Review by Debra Kidd

21 May 2017, 5:00

Debra Kidd’s top blogs of the week 15 May 2017

Our blog reviewer this week is Debra Kidd, an author and former teacher. Here are her top picks from the education blogging world this week

 

Working collaboratively in the classroom
By @imagineinquiry

Group work has come in for a bit of a bashing in recent years and it’s easy to see why. We’ve all experienced the impact of poorly constructed and ill-conceived group activities and it can put new and inexperienced teachers off quite quickly (not to mention some pupils). But Tim Taylor is one of the most thoughtful and rigorous teachers of group inquiry and in this blog post he offers a useful and intelligent exploration of the importance of collaboration, as well as tackling some of the misconceptions surrounding the pedagogy of his book, Mantle of the Expert.

He takes us through the benefits of collaborative inquiry in the classroom and the life-long skills that children develop when they work in this way. It’s hard to see how anyone could argue about the importance of honing these vital interpersonal and critical thinking skills.

 

White knights and imaginary dragons
By @suzyg001

I was alarmed to read Tom Bennett’s article in The TES last week describing dyslexia and ADHD as “crypto-pathologies”. In this well-written post, Sue Gerrard deconstructs the argument, acknowledging many of Bennett’s concerns while outlining the difficulties in overstating his case. It’s a balanced and thoughtful response to a very provocative article.

 

Making mistakes
By @BLC_Head

It’s been a feisty few weeks on Twitter. I’ve found myself growing vegetables in an attempt to get away from the bickering. So Keziah Featherstone’s post is timely. She makes the case for us accepting that we all make mistakes, sharing a few of her own along the way. And she ends with a message that we all need to bear in mind – a plea for kindness.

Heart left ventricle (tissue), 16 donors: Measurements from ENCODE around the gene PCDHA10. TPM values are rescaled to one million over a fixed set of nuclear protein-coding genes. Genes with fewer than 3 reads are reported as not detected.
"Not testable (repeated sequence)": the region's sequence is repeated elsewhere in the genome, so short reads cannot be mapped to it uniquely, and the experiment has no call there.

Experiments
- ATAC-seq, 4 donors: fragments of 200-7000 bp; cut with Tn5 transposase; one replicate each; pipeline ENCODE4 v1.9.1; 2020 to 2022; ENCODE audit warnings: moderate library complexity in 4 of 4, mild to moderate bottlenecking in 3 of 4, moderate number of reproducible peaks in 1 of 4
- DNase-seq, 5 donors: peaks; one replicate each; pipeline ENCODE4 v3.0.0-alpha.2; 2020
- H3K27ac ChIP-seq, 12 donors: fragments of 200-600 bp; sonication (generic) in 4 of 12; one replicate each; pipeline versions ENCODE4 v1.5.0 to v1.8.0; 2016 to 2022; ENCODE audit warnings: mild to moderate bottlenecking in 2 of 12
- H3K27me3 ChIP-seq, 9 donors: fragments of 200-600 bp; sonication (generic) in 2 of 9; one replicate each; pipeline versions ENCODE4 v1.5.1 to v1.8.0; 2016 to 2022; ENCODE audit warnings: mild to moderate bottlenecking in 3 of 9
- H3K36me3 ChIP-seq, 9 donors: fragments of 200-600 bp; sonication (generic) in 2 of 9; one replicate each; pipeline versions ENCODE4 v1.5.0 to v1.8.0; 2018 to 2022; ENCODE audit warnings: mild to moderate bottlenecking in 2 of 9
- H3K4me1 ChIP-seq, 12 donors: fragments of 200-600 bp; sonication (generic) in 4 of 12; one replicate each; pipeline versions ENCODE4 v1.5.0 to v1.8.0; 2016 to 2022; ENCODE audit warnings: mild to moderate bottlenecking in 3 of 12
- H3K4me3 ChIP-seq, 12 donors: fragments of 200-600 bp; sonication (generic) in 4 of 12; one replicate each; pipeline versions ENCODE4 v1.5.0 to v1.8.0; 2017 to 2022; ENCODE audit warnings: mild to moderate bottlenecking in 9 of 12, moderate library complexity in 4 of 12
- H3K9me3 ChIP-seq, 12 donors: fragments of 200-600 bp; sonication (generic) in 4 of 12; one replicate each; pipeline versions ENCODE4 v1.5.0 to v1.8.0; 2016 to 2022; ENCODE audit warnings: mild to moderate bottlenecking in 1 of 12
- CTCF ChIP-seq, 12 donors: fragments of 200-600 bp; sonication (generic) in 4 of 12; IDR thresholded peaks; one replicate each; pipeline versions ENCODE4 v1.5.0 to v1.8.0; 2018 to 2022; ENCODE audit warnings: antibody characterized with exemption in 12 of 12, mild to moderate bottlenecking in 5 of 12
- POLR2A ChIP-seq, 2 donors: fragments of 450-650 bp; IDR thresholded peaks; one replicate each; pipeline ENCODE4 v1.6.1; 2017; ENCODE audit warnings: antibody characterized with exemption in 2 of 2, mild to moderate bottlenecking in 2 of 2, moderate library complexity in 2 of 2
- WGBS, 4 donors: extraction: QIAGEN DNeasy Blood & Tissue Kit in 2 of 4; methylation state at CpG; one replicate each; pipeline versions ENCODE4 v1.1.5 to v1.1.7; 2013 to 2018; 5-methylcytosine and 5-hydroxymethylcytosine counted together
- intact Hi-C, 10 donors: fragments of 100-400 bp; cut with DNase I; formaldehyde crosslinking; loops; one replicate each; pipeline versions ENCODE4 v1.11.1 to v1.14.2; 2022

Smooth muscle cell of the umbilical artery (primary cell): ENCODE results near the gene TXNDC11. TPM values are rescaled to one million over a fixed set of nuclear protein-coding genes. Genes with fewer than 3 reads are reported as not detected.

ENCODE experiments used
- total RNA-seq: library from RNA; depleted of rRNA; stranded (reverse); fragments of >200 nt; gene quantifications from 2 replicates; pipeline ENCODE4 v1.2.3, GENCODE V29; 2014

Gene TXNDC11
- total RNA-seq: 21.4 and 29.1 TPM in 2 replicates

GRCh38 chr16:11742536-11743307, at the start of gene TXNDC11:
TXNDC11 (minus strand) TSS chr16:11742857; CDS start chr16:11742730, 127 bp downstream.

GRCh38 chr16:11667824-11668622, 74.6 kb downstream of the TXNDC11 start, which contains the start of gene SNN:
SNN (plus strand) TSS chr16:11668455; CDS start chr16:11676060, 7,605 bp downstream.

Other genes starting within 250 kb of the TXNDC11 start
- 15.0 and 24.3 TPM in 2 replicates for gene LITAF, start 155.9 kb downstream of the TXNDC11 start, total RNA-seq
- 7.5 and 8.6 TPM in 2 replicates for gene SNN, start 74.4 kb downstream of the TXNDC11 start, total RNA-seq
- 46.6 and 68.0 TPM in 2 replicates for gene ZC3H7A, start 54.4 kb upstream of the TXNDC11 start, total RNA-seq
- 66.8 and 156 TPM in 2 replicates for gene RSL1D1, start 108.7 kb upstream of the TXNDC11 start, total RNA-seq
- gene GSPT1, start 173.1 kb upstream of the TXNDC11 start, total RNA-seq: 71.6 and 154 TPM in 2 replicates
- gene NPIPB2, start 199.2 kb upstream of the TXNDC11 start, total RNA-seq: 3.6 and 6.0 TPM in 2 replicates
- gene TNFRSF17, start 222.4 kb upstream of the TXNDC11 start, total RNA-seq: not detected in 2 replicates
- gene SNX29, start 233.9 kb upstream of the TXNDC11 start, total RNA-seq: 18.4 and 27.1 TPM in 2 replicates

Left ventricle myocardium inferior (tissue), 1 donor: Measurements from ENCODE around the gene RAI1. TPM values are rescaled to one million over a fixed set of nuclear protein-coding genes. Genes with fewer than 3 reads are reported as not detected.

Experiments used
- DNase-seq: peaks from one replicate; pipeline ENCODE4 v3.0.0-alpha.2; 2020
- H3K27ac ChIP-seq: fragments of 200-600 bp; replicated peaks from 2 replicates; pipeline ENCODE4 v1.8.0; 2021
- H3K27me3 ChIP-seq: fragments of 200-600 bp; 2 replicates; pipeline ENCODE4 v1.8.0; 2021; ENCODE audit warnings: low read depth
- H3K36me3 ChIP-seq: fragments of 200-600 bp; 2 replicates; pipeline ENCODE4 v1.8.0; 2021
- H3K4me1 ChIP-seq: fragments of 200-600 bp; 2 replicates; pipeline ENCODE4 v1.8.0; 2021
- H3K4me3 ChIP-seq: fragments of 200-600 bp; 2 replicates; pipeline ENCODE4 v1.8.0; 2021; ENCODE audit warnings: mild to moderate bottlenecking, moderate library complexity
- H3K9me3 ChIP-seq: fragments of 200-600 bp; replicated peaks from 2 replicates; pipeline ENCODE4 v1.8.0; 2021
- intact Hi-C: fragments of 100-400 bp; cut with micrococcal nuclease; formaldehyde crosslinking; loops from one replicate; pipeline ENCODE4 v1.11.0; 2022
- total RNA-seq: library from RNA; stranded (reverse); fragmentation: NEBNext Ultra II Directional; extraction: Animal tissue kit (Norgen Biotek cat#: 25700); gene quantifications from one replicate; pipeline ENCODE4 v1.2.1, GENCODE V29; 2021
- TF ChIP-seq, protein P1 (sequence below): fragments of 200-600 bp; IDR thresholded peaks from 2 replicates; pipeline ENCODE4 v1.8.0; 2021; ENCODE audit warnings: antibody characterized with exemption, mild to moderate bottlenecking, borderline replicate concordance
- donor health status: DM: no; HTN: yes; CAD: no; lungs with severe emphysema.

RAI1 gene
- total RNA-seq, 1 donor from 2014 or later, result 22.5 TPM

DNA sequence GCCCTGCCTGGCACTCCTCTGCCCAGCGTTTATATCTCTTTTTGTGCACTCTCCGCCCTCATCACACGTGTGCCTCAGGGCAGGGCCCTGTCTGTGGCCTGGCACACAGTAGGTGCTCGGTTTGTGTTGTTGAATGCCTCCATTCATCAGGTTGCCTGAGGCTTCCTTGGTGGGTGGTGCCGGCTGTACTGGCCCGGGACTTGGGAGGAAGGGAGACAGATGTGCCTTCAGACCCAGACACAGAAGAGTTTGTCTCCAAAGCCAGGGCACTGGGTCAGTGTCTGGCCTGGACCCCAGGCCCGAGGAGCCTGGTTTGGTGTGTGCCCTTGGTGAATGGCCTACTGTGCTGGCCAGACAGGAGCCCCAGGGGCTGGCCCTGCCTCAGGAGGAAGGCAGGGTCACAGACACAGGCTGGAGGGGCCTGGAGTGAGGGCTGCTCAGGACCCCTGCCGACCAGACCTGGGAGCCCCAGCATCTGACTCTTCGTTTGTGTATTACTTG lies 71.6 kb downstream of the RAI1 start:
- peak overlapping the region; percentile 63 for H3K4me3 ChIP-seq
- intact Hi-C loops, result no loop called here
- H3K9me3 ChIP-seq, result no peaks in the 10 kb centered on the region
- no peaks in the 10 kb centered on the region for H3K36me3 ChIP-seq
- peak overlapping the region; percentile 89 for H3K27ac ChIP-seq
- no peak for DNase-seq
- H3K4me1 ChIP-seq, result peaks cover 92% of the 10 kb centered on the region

SEND, parents and the word “SOME”
By @Claireyr123

Meanwhile, @Claireyr123 reminds us of the importance of using language to include and not alienate parents of SEND children with the simple inclusion of the word “some”. She lists common statements she hears about parents that she feels drive a wedge between them and the professionals, when we should be working together with the child’s needs in mind. It reminds us that behind every SEND child is a family, battling to do their best for their child – and that the best outcomes are secured in a spirit of collaboration and co-operation.

 

Context is king
By @teacherhead

In this short but punchy blog, Tom Sherrington writes of the importance of context when applying sweeping generalisations to the school system. Looking back on how his own contexts have shaped his perceptions of possibilities and expectations, he urges caution on generalising and reminds us that some contexts are easier than others. In a week in which Ofsted has begun to acknowledge that it is harder to achieve high outcomes in areas of social deprivation (while paradoxically refusing to accept that expectations should be lowered), this is a timely blog post for us all.

Debra Kidd is  standing in for Emma Hardy who is a candidate in the general election.



More Reviews

Review: Breaking the News at the British Library

Potentially a great starter for teaching digital literacy, a few aspects should give teachers pause for thought before booking...

Find out more

Ruby Bhatti’s blogs of the week, 13 June 2022

This week's top blogs are about school vision, SEND governors, safe LGBTQ+ spaces, improving workforce diversity and a journey...

Find out more

Closing the writing gap by Alex Quigley

Despite wishing for more on its underpinning principles, Robbie Burns says this book has transformed his teaching of writing...

Find out more

Robin Conway’s blogs of the week, 6 June 2022

This week's top blogs cover grade inflation, live marking, policy implementation, highlighters as a study tool and empowering others...

Find out more

Penny’s podcasts, 23 May 2022

Four pocasts to mark International Coaching Week. What does the practice look like when it's done well - and...

Find out more

Review: Britain’s Strictest Headmistress

I was prepared to love or hate this documentary, writes Adam Boxer, but for better or worse it made...

Find out more

Your thoughts

Leave a Reply

Your email address will not be published.

One comment